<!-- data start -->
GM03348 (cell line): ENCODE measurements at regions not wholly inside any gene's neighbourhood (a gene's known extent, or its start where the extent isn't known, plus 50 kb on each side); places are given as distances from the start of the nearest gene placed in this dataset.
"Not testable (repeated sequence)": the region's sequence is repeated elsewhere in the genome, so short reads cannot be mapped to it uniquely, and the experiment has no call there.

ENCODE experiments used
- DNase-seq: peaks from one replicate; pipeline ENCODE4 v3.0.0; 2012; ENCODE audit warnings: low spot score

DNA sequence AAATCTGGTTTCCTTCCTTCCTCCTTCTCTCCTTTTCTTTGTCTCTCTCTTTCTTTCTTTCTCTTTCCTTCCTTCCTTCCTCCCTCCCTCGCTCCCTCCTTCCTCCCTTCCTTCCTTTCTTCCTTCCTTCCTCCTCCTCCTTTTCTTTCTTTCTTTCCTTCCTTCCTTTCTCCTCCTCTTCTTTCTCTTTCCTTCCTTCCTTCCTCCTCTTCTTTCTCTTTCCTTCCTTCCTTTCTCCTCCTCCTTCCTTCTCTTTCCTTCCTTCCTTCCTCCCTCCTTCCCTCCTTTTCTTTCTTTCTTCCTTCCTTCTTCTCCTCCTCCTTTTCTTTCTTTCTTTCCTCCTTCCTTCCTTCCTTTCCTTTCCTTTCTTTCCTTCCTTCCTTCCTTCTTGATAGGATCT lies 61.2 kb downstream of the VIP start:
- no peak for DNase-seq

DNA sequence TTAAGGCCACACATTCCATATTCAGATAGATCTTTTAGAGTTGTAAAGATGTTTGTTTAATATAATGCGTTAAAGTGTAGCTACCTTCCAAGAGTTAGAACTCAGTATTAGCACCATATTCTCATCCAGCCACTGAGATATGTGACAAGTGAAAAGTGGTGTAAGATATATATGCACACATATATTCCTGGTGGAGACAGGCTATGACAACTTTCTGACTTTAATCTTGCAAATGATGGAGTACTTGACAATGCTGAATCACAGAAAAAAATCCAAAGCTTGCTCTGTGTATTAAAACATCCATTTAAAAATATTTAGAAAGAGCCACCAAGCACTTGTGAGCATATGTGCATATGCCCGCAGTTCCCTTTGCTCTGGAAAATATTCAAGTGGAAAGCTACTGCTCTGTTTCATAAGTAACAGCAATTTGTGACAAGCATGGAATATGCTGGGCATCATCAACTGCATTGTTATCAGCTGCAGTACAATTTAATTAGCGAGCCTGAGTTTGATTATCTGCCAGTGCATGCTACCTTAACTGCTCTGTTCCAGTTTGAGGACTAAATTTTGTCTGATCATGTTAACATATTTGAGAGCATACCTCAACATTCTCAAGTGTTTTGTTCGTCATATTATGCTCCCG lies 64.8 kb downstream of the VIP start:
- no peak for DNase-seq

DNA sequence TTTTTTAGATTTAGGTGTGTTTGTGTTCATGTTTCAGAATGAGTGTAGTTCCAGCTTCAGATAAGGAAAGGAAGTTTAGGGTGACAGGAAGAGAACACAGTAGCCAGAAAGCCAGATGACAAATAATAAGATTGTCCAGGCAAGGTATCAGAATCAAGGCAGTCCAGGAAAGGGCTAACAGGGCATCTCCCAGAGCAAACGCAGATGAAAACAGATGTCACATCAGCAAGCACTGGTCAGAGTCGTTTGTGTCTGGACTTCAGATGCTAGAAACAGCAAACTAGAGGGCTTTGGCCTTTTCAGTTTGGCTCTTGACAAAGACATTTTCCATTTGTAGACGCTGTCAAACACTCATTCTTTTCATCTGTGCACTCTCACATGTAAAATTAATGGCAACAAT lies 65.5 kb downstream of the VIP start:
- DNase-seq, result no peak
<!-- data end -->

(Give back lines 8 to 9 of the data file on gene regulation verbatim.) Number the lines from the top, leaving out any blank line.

- no peak for DNase-seq

DNA sequence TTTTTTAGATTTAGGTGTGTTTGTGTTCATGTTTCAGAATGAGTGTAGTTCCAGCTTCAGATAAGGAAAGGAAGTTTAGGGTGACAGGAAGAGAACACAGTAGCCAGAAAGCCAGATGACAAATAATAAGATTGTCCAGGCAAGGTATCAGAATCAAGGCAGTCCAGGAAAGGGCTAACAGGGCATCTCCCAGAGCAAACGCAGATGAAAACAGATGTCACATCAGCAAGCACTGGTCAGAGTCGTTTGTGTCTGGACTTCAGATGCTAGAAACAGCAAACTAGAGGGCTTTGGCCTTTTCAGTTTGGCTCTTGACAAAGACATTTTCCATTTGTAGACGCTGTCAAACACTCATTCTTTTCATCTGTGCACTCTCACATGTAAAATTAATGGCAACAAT lies 65.5 kb downstream of the VIP start: